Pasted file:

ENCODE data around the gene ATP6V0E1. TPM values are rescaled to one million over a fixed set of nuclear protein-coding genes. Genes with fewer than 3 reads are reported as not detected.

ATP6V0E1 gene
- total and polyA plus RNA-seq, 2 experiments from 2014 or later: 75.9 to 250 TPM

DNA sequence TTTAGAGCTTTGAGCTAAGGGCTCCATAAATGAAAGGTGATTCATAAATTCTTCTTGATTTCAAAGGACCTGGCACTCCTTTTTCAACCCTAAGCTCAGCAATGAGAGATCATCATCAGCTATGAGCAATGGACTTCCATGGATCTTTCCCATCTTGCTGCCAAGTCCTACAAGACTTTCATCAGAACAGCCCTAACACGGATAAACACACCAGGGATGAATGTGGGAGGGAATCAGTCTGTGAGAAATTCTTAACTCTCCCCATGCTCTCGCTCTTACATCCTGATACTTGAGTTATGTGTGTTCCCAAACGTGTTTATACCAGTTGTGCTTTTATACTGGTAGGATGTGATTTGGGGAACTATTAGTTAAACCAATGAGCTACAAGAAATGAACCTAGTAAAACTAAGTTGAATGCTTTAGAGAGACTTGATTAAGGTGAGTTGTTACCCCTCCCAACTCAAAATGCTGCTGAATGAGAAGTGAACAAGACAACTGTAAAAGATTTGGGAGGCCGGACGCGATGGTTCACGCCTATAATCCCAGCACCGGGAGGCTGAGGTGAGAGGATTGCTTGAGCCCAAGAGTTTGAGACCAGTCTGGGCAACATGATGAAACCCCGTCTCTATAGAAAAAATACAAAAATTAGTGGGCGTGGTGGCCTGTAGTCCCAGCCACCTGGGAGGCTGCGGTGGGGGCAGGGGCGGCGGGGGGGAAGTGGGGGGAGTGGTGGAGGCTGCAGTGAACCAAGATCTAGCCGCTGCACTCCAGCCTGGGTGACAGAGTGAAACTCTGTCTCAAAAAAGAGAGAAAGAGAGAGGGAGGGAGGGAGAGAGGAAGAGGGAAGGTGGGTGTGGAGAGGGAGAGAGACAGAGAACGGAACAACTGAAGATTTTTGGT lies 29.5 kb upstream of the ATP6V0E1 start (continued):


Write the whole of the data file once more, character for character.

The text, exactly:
ENCODE data around the gene ATP6V0E1. TPM values are rescaled to one million over a fixed set of nuclear protein-coding genes. Genes with fewer than 3 reads are reported as not detected.

ATP6V0E1 gene
- total and polyA plus RNA-seq, 2 experiments from 2014 or later: 75.9 to 250 TPM

DNA sequence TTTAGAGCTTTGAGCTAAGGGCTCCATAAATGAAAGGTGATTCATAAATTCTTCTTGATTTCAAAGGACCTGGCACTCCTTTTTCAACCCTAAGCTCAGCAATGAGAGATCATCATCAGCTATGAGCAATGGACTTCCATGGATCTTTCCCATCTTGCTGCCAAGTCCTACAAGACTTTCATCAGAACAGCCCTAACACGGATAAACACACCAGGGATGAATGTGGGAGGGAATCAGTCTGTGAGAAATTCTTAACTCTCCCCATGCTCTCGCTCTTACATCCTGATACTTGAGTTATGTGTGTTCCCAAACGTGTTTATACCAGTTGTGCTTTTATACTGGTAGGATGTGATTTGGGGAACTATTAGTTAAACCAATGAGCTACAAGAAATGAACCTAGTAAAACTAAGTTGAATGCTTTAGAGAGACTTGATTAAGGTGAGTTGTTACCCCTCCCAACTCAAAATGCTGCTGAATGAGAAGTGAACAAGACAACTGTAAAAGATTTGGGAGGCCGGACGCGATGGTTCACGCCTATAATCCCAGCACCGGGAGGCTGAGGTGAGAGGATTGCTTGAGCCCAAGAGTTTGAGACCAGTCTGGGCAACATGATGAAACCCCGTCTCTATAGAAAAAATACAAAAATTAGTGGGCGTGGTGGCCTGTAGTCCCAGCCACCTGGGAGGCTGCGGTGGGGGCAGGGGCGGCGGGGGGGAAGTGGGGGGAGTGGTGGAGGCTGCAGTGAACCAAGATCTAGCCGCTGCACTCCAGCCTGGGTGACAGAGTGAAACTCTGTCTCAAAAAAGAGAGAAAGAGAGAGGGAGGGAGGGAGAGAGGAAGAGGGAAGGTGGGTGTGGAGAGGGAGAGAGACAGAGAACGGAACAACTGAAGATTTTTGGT lies 29.5 kb upstream of the ATP6V0E1 start (continued):